For Yamaha, the 2020 race at Portimão was a tale of Jekyll and Hyde. Franco Morbidelli rode a magnificent race to finish on the podium, the Italian using the oldest of the Yamaha M1s.
The newer bikes, on the other hand, finished well down the field, Maverick Viñales, Valentino Rossi, and Fabio Quartararo ending 11th, 12th, and 14th respectively.
Those roles had been reversed in the first two races in Qatar. There, the factory bikes of Viñales and Quartararo had been quick, while Morbidelli had struggled badly.
The Petronas Yamaha rider had quickly gone backward with setup, eventually arriving back at the setting he started with at the first race in Qatar last year.
All that would be abandoned for this race, however. They could return to the setup they started the Portuguese Grand Prix with last November, Morbidelli explained.
“Our base, the base I wasn’t able to ride in Qatar, it’s the base that I used in Portimão. In Qatar, I wasn’t able to ride it. I hope to be able to ride it again here.”
The two factory riders, second and third in the championship with a win and a fifth-place finish each, arrive in a very different mood to last year. Fabio Quartararo came to Portimão in November having just seen Joan Mir take the 2020 MotoGP title, putting an end to the hopes he had kindled since winning the first two rounds of that season.
“Last year I was also in a different situation,” Quartararo said. “We were fighting for the championship in Valencia and it was difficult even if the bike was not working so well, my spirit wasn’t the same and it was a mistake.”
He and his team were in much better shape this time. “It will be good to be here after great races in Qatar, I feel so good with the bike so I think it’s the best moment to see how our potential is on this track.”
Maverick Viñales had started the weekend off strong, but lost his way in search of the perfect setup, he explained.
“I don’t think last year we had big problems here, we started Friday really strong but then we touched the bike too much and lost the way a bit,” the Yamaha rider said. “I don’t think we understood how to get the maximum potential at the track.”
It was all experience he can put to good use this year, however. “It’s the kind of track I like, where I can go fast, and it’s important,” Viñales told the press conference.
“This year we arrive in a different way, last year we arrived from difficult times and even with that we had a really good rhythm at the end of the race. So I can imagine the bike has good potential.”
Joan Mir had a disappointing weekend here in November last year, but as he had just wrapped up his first MotoGP championship the previous week, it made a tough weekend a little easier to endure.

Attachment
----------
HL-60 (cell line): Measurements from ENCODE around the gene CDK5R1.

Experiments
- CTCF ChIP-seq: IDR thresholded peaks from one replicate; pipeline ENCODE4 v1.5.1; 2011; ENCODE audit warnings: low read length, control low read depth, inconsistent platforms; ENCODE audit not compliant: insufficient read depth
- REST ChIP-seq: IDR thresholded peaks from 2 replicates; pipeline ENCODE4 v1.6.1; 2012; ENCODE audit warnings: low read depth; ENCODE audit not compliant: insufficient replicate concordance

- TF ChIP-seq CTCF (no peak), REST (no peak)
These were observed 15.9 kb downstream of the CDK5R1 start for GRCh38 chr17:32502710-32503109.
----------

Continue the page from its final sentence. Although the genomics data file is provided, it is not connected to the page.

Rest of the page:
Mir explained in some detail what had gone wrong for him at Portimão last November. “Last year here, nothing went right. We had some trouble with one engine and this made everything a lot worse because we didn’t really know where the problem was.”
They didn’t discover the issue until after qualifying, Mir explained, by which time he was already doomed to start in 20th position.
“When we realized it was after qualifying, and in the race I touched with Pecco [Bagnaia] and something went wrong in the electronics and I had to retire due to this problem. The important thing is that the team knows the problem,” Mir said.
Even then, the Suzuki Ecstar rider believed the experience from last year gave reason for optimism. “My belief is that the Suzuki can be competitive at this track,” Mir said.
“We can be strong. The only day I was able to be strong and didn’t have that engine problem was Friday, the first day, and I was competitive. On Saturday I couldn’t with the problem but I felt great.”
Mir faces an additional problem at the start of the weekend, however. His crew chief, Frankie Carchedi, has tested positive for Covid-19, and is stuck in Andorra in isolation.
Fortunately for Carchedi, he had already had one shot of vaccine in the UK, before departing for Portugal, and that may help explain why he has so far felt no ill effects. Carchedi will be in contact via zoom with the rest of the team, and work from Andorra.
But Mir finds himself in exceptionally capable hands in the absence of Carchedi. Tom O’Kane, former crew chief to Aleix Espargaro and head of Suzuki’s test team with Sylvain Guintoli, takes over as crew chief for the world champion. O’Kane is one of the brightest people in the paddock. Joan Mir should be fine.
With Portugal an hour earlier than the rest of Europe, that means a slightly different order on race day. MotoGP practices at its normal times – 9:55 in the morning, and 2:10 in the afternoon – but will race at 1pm on Sunday afternoon to hit the 2pm CEST start time for European broadcasters.
That means that MotoGP will race before Moto2, rather than after it. And that may reduce the complaints about Dunlop rubber on the track during the race and a different feeling and grip level. MotoGP may be much more back to normal at Portimão, but not quite entirely.
Photo: Repsol Honda